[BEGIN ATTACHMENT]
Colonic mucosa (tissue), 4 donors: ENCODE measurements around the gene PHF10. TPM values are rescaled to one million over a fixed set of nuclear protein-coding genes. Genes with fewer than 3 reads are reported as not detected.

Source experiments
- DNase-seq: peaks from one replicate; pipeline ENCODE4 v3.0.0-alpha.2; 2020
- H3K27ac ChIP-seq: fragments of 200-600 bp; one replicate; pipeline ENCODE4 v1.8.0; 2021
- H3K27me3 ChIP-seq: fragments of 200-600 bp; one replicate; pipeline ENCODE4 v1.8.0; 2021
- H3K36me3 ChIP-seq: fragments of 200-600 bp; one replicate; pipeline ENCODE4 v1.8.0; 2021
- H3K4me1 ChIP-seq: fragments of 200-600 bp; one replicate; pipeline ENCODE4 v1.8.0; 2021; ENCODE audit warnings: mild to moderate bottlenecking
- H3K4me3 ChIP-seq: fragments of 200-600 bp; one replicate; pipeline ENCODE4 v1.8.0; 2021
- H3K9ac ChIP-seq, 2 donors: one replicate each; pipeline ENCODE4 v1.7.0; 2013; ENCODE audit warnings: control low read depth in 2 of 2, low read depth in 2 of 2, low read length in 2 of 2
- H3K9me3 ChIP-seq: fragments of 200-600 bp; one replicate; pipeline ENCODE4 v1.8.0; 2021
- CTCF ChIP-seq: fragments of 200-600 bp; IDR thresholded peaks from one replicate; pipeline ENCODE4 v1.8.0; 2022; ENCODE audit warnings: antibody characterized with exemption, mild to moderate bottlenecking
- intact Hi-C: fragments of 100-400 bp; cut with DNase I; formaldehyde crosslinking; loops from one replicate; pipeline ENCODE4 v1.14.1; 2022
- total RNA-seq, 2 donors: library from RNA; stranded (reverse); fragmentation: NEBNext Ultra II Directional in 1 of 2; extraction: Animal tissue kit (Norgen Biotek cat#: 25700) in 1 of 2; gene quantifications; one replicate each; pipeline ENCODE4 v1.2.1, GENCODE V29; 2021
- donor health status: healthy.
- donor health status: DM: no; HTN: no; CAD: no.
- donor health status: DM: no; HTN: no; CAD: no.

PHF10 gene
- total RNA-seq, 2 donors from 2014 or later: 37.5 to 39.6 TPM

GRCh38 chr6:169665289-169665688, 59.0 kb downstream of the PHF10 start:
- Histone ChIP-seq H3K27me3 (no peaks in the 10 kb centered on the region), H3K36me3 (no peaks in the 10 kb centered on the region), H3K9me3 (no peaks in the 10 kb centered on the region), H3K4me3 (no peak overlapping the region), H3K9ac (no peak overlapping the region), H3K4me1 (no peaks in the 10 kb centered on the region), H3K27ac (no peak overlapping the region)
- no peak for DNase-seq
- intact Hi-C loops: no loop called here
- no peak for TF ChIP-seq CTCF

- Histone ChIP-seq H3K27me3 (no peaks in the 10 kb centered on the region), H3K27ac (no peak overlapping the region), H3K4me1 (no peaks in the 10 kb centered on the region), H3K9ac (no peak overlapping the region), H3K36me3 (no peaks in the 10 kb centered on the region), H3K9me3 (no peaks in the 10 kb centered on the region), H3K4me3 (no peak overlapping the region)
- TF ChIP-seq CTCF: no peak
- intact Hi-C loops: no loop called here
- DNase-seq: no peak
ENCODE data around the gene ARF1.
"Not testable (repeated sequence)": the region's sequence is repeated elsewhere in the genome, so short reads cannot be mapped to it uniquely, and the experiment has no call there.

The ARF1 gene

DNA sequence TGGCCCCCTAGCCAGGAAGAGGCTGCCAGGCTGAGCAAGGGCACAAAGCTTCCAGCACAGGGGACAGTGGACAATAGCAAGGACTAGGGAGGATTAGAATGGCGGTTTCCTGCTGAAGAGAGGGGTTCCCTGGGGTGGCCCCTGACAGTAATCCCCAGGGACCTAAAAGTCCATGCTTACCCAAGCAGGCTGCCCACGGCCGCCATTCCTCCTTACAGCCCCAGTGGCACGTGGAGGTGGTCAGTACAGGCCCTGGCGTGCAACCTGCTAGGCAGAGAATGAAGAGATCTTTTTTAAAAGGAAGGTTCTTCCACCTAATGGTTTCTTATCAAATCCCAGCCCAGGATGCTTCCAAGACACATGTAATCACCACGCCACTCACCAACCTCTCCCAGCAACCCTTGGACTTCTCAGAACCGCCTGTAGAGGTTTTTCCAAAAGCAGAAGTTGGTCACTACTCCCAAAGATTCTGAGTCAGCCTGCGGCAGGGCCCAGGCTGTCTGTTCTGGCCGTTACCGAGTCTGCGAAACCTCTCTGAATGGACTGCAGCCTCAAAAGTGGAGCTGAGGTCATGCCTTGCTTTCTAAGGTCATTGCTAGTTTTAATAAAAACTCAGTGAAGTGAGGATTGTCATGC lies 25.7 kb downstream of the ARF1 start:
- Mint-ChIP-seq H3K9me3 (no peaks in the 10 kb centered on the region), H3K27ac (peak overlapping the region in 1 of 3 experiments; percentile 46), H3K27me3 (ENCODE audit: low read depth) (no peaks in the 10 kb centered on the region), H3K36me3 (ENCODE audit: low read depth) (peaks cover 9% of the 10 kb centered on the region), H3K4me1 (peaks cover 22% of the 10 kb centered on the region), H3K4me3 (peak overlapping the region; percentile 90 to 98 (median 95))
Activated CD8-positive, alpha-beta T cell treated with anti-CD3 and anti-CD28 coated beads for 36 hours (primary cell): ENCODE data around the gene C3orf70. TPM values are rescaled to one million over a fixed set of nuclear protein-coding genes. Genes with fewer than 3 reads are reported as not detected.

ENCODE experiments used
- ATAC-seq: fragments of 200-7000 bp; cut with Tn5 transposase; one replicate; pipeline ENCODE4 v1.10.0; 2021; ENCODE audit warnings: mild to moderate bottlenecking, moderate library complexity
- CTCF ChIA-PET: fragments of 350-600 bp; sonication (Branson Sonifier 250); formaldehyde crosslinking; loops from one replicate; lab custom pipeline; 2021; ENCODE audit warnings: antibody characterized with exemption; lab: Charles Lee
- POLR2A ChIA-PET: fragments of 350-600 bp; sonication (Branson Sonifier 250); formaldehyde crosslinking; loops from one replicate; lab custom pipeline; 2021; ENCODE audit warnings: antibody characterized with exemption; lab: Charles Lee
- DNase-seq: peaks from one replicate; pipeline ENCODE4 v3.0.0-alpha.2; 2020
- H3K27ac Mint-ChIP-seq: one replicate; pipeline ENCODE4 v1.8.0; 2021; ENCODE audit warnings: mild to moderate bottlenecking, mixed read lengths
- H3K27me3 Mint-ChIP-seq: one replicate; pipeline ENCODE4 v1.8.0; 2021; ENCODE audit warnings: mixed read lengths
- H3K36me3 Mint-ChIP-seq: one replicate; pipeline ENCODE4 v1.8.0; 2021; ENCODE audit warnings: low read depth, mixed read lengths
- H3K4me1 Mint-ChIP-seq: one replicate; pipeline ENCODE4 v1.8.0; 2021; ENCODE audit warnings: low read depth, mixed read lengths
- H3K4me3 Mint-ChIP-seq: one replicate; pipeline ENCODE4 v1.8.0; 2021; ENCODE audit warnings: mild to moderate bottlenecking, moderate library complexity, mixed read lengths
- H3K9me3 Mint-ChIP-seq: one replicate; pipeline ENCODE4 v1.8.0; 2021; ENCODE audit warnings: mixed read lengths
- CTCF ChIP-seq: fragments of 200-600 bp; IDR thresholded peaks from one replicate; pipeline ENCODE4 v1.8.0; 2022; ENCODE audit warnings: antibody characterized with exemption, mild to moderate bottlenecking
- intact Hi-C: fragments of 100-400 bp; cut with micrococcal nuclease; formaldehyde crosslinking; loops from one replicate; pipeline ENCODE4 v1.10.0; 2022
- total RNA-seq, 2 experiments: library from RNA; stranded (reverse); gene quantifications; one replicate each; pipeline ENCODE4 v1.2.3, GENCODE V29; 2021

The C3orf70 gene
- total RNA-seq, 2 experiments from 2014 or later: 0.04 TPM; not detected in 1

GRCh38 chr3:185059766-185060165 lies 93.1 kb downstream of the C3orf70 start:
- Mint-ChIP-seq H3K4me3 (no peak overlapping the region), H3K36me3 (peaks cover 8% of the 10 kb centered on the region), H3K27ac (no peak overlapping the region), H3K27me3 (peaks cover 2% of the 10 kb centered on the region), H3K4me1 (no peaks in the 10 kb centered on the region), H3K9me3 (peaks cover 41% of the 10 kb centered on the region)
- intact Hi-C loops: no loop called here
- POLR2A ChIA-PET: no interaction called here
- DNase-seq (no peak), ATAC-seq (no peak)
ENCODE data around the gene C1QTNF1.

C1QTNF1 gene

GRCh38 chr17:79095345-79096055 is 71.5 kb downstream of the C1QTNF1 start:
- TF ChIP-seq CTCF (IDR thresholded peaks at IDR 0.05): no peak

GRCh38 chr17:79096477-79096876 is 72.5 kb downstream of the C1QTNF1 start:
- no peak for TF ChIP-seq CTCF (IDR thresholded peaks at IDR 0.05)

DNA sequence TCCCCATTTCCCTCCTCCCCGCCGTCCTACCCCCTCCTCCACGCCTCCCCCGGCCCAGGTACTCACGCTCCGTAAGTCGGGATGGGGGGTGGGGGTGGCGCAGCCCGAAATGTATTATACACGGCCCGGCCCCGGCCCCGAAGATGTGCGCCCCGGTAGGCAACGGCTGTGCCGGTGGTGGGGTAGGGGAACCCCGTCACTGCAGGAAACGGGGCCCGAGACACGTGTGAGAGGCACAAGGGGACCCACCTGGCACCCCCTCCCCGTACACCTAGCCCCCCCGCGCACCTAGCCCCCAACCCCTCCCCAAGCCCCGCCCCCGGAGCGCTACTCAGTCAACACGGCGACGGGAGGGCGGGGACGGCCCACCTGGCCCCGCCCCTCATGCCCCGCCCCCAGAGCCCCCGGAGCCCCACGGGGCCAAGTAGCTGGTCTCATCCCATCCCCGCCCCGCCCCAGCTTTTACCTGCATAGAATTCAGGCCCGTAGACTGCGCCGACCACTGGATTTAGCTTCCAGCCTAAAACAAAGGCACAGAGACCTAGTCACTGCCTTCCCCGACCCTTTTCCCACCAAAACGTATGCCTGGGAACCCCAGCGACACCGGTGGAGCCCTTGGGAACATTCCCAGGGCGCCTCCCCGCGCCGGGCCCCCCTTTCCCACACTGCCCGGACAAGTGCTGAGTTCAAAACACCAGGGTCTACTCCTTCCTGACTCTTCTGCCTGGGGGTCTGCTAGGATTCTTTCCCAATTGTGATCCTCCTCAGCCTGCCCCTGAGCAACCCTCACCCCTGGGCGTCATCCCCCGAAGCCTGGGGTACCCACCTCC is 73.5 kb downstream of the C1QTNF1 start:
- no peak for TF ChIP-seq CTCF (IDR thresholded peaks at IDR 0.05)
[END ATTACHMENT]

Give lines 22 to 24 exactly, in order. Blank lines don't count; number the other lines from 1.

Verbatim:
- intact Hi-C loops: no loop called here
- no peak for TF ChIP-seq CTCF

- Histone ChIP-seq H3K27me3 (no peaks in the 10 kb centered on the region), H3K27ac (no peak overlapping the region), H3K4me1 (no peaks in the 10 kb centered on the region), H3K9ac (no peak overlapping the region), H3K36me3 (no peaks in the 10 kb centered on the region), H3K9me3 (no peaks in the 10 kb centered on the region), H3K4me3 (no peak overlapping the region)